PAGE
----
Child Support Enforcement in Nebraska

Learn how child support is enforced and overdue payments are collected in Nebraska.

This article will explain how child support orders are enforced in the State of Nebraska. If you have any questions about child support enforcement after you read this article, you should contact a family law attorney for advice.

Child Support Overview

In Nebraska, child support is intended to pay for the basic care (food, shelter, clothing, education) and medical support (insurance premiums and out-of-pocket costs) of children. For purposes of this article, the parent who receives child support is known as the “receiving parent,” while the parent who has to pay is called “the paying parent.”

The parent who has physical custody (meaning, the parent who cares for the children more frequently) spends a greater percentage of time with the children. That parent pays for more of the children’s needs by virtue of the fact that they're together more often. So the other parent (also known as the non-custodial parent), who spends less time with the children, has to make regularly scheduled child support payments in order to ensure that each parent is paying a fair share of the children's expenses.

Whether you’re divorcing or you’ve never been married, when your relationship ends you need to get an official child support order. In Nebraska, child support orders are determined according to each parent's net income and a mathematical formula known as the child support guidelines. For a detailed discussion of how child support is calculated please see  Child Support in Nebraska  by Teresa Wall-Cyb.

What Role Does the State of Nebraska Play in Child Support Enforcement?

The Nebraska Department of Health & Human Services is a state agency serving the citizens of Nebraska with respect to behavioral health, children and family services, Medicaid and long-term care, public health, developmental disabilities, and veterans’ homes. Within the Department is a separate unit called Child Support Enforcement (CSE). The purpose of CSE is to enforce state and federal laws about child support.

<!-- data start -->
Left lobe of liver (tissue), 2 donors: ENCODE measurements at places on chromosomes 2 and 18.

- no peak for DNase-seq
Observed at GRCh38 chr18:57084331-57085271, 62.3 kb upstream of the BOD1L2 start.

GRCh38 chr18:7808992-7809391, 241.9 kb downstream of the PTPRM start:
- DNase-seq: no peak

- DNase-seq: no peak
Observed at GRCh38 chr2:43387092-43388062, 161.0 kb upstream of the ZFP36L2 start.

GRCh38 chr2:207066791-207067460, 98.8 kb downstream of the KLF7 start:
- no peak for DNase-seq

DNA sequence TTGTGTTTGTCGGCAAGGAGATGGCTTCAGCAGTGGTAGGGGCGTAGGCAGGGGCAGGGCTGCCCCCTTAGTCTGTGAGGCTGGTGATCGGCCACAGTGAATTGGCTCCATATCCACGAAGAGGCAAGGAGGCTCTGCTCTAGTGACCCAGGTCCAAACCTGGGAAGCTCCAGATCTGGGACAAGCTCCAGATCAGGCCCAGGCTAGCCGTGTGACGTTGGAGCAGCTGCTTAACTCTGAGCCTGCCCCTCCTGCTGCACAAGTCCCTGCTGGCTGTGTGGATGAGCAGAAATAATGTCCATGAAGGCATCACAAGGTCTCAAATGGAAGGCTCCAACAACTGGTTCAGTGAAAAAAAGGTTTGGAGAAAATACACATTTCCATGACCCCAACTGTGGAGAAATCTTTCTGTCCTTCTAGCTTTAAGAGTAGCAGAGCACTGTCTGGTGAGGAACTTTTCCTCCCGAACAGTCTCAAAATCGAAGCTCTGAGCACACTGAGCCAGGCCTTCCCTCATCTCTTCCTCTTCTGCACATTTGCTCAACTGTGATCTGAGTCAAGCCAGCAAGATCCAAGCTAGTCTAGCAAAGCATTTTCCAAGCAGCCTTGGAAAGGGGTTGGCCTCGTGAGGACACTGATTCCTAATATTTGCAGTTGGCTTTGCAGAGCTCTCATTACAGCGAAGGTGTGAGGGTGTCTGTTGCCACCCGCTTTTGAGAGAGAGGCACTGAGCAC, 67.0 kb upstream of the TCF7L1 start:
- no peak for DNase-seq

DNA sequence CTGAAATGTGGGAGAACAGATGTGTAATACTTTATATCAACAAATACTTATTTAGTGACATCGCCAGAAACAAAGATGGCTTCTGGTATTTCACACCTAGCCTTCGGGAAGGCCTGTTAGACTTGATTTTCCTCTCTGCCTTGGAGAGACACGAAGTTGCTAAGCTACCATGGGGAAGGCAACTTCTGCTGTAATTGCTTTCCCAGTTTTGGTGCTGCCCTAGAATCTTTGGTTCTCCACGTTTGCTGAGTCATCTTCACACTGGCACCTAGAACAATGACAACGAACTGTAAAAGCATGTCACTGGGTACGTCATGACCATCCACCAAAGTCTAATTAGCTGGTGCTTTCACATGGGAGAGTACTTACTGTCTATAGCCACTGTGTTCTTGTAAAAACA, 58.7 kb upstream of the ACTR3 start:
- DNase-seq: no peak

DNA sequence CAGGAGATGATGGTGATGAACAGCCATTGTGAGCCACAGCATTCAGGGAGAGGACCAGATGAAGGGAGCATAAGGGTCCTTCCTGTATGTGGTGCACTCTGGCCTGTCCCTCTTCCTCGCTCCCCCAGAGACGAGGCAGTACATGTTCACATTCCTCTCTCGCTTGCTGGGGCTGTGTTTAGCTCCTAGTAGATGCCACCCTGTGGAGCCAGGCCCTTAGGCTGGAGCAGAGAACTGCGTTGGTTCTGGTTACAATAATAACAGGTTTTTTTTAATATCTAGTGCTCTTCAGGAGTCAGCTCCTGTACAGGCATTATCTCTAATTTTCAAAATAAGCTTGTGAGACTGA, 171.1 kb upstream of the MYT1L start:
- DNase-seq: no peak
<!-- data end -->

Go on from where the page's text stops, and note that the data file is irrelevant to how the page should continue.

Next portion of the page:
CSE performs critical child support functions. It uses an administrative (non-judicial) process to:

  • locate missing parents
  • establish paternity of children born to unmarried couples
  • set up child and medical support obligations
  • review existing orders and modify them if necessary, and
  • enforce child and medical support obligations.

And, when paying parents aren’t meeting their child support obligations, CSE can use various enforcement and collection measures (see below).

However, family court judges can also issue orders to help enforce and collect child support. In some cases, parents may be able to obtain a quicker result by hiring an attorney to go to court and ask a judge to enforce child support. In some circumstances, this can be more effective than waiting for CSE to act.

What Happens If I Don’t Pay Child Support as Ordered?

CSE has a number of powerful legal and financial tools it can use to extract money from parents with past-due child support accounts (known as arrearages). The tools include, but are not limited to:

  • CSE can take money directly from a parent’s paycheck by using income withholding. Notice must first be provided to the parent’s employer.
  • CSE can report parents with arrearages to the consumer credit bureaus, which will damage those parents' credit ratings.
  • If a parent falls three or more months behind on child support, CSE can suspend the parent's driver's license, hunting and fishing licenses, and professional or occupational licenses.
  • If a parent owes more than $2500 in arrearages, CSE can refer the case to the U.S. State Department, which will suspend, deny, or revoke passports to travel out of the country.
  • If a parent falls three or more months behind, CSE can intercept the paying parent's state and federal tax returns and apply them to any arrearages.
  • CSE can garnish a paying parent’s bank accounts.
  • CSE can file liens against real estate. The liens won't be released until the paying parent catches up on all arrearages. This means the paying parent can't sell or transfer any of these assets until child support is brought current.
  • CSE can ask the court to “execute” the paying parent’s property. This means the authorities can take the property and sell it.
  • CSE can file a legal action called a "contempt," which will require the paying parent to go to court and "show cause," or explain to a judge, why support hasn't been paid on time. Contempts are very serious. They can result in jail time or entry of a judgment that will damage the paying parent's credit score.
  • CSE has the ability to match delinquent parents with accounts in banks that operate inside and outside of the State of Nebraska. Once CSE identifies the parents’ bank accounts, it can levy (take) the money.
  • CSE can charge interest on accounts that are 30 days past due.
  • If the paying parent moves, CSE can contact child support officials in other states to ensure that the Nebraska support obligations are still satisfied.


Nebraska Judicial Branch: Online Legal Self-Help Center

Nebraska State Bar Association (legal aid for qualifying individuals)

Nebraska Department of Health & Human Services: Child Support Enforcement Program

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